It could still be a good story—interesting people interacting under interesting circumstances. But it’s clear McDevitt doesn’t know how to tell this kind of character focused story. It comes across stilted and overly formal. The dialog is mostly characters talking about the situation, so there’s less substantive character development than one would hope for. There’s nothing personal about any of it.
I enjoy aliens in science fiction primarily for their role as foils and contrasts to humanity. In attempting to envision beings different from us, we reflect on who and what we are in unique ways. By creating aliens who are just like us (indeed, far nicer versions of us) this contrasting, reflective power is lost.
There’s a reason McDevitt chose to address first contact this way: the very beginning of the novel establishes that most people on Earth have grown fearful of encountering hostile aliens more powerful than us. The peaceful, non-confrontational first contacts which occur are an answer to this paranoia: “See? There’s nothing to worry about.”
Structurally, this makes sense. Intellectually, it makes sense. Dramatically, it’s weak.
There are two main sources of tension and conflict in this book:
1) The impending cosmological cataclysm, as the black hole bears down on the alien world and the race to bring help in time to evacuate them.
2) Earthly politics at first threatening to stop the expedition entirely, later threatening to scuttle the alien rescue attempt.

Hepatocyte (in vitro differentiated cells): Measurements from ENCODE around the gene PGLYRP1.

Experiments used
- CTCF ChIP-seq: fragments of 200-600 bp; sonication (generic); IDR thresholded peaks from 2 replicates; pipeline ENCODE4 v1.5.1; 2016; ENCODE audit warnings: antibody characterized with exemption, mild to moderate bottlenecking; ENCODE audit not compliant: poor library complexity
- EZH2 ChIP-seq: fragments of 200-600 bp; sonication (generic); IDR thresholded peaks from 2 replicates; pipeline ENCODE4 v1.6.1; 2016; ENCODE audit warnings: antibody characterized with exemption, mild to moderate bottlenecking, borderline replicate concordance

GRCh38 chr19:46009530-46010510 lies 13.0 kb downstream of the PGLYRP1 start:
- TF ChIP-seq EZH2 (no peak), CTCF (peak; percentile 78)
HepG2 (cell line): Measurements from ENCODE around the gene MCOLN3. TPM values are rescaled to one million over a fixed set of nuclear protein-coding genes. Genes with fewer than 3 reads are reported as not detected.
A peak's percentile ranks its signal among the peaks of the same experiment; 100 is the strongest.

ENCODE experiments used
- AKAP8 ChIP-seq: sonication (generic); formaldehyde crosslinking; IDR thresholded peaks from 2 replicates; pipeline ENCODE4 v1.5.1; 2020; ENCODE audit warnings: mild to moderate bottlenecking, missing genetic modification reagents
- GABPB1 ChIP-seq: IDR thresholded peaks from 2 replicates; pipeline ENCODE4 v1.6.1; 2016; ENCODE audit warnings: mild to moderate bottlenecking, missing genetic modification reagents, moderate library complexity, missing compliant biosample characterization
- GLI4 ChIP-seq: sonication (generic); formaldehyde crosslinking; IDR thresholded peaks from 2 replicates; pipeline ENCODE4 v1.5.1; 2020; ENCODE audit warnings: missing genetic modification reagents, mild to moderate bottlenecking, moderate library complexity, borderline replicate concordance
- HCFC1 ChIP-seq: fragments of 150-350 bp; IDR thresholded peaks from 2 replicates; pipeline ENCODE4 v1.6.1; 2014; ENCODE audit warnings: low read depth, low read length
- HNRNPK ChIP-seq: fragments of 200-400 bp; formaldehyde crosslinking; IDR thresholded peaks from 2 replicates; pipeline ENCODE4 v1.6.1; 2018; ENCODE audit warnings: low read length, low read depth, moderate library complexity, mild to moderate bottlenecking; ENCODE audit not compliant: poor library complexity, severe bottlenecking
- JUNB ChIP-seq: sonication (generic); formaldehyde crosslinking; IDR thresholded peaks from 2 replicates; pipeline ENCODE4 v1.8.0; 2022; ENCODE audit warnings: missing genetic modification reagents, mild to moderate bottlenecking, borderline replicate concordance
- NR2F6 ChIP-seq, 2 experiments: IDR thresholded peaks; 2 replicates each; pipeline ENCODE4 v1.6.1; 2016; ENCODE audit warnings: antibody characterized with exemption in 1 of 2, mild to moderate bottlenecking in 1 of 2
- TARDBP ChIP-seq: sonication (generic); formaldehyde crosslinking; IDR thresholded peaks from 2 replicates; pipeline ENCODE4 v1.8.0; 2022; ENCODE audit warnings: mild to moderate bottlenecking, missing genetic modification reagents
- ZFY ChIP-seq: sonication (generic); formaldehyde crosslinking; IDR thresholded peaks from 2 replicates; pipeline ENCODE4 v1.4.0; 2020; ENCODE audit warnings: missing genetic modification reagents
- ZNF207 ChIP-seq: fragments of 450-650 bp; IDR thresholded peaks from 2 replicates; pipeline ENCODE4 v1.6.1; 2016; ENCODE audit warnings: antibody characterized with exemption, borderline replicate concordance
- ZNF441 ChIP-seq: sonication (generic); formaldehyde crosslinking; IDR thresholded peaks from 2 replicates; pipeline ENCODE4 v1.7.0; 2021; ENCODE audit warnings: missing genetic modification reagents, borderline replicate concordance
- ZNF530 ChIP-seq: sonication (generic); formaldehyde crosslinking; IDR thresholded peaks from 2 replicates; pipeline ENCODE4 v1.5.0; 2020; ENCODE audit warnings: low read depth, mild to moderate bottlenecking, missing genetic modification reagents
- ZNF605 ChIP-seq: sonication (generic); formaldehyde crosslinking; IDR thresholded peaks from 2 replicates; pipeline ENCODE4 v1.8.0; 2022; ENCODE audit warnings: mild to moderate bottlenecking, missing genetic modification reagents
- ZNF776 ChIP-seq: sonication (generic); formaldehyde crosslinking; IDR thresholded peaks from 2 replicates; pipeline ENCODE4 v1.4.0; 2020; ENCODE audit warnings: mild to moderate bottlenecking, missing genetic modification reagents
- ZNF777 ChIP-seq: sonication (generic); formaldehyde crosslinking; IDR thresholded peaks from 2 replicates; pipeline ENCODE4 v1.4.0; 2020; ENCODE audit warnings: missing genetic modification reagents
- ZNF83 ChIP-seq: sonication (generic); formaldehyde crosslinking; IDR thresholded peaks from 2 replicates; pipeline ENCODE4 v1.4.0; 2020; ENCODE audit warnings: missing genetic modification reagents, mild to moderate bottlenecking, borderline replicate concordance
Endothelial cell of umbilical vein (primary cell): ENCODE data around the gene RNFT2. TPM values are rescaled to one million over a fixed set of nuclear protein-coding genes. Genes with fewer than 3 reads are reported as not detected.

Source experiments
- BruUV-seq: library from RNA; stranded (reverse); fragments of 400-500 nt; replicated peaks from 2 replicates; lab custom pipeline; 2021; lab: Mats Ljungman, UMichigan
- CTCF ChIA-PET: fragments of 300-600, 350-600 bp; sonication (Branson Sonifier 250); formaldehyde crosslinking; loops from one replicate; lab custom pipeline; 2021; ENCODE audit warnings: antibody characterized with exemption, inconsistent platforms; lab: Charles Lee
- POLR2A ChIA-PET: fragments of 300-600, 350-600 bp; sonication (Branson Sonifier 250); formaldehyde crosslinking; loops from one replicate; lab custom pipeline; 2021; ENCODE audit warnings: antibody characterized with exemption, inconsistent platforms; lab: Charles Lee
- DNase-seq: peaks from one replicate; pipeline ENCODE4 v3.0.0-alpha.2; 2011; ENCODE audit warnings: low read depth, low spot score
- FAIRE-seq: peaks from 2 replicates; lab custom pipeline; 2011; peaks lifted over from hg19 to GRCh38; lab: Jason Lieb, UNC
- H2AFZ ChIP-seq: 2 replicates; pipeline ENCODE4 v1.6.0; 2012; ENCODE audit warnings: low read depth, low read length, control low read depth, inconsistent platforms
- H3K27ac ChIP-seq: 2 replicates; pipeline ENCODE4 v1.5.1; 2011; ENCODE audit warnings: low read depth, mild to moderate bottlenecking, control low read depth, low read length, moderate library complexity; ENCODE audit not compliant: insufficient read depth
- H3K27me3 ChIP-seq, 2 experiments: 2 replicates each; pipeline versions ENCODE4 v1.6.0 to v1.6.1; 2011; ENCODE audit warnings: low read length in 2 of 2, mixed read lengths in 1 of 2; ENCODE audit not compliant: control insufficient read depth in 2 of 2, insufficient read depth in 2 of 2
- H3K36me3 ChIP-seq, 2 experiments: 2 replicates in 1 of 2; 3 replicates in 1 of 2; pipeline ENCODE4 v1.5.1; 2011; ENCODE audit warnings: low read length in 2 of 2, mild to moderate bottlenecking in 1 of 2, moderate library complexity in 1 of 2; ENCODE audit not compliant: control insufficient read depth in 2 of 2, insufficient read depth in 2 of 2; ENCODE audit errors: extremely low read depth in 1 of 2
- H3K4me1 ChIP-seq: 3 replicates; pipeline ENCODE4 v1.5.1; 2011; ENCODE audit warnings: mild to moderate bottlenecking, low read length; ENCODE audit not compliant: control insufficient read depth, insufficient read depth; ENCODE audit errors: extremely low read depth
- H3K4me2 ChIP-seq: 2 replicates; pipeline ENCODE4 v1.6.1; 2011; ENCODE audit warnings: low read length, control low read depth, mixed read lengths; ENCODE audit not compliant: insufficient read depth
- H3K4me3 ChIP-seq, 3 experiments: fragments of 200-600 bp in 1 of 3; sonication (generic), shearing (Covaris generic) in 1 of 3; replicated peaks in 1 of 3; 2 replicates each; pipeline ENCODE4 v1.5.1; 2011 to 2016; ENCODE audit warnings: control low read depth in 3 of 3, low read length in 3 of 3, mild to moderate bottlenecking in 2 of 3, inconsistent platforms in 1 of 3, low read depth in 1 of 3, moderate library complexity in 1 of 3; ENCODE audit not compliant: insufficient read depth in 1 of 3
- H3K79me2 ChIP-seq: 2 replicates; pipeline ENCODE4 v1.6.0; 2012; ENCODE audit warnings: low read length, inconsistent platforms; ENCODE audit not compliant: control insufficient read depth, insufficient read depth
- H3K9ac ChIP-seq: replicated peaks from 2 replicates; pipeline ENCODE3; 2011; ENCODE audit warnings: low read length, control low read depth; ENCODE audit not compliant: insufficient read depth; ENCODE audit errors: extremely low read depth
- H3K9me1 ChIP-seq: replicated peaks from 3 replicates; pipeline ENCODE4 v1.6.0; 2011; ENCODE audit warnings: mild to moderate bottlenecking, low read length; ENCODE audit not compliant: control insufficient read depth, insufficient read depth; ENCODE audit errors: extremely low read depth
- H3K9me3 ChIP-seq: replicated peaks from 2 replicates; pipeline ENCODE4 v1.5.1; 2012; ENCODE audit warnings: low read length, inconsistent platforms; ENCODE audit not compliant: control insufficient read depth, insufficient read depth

The black hole is a passive conflict, unavoidable, inviolate to the actions of the characters. The only impediment to the rush to evacuate the alien planet is Earthly political obstructionism.
Which means Earthly politics is the only source of substantial active conflict in the novel. In which case, McDevitt needs to delve deeply into this political conflict, to mine it for everything he can.
He barely touches it. The political situation on Earth is frequently discussed but there are very few scenes in which political conflict drives the interaction of the characters. There are a couple of scenes in which political conflict is the primary motive force—notably, at the beginning when the expedition launches, and near the end when Hutch meets with the President. But these scenes are mostly short and shallow, and only at the beginning and end of the novel.
It’s clear that McDevitt doesn’t know how to write good political scenes and wasn’t comfortable with them. He doesn’t seem to know how to handle this kind of storytelling and gets it over with as quickly as he can. His timorous attempts at it are awkward and unconvincing.
The end result is there’s hardly any compelling conflict for most of the novel.
So we end up with a story featuring the exploration of strange planets, a world ending apocalypse, multiple first contacts with intelligent alien civilizations, a race against the clock, deep political conflicts…
And it’s dramatically inert and timid.
This is definitely not McDevitt’s best work.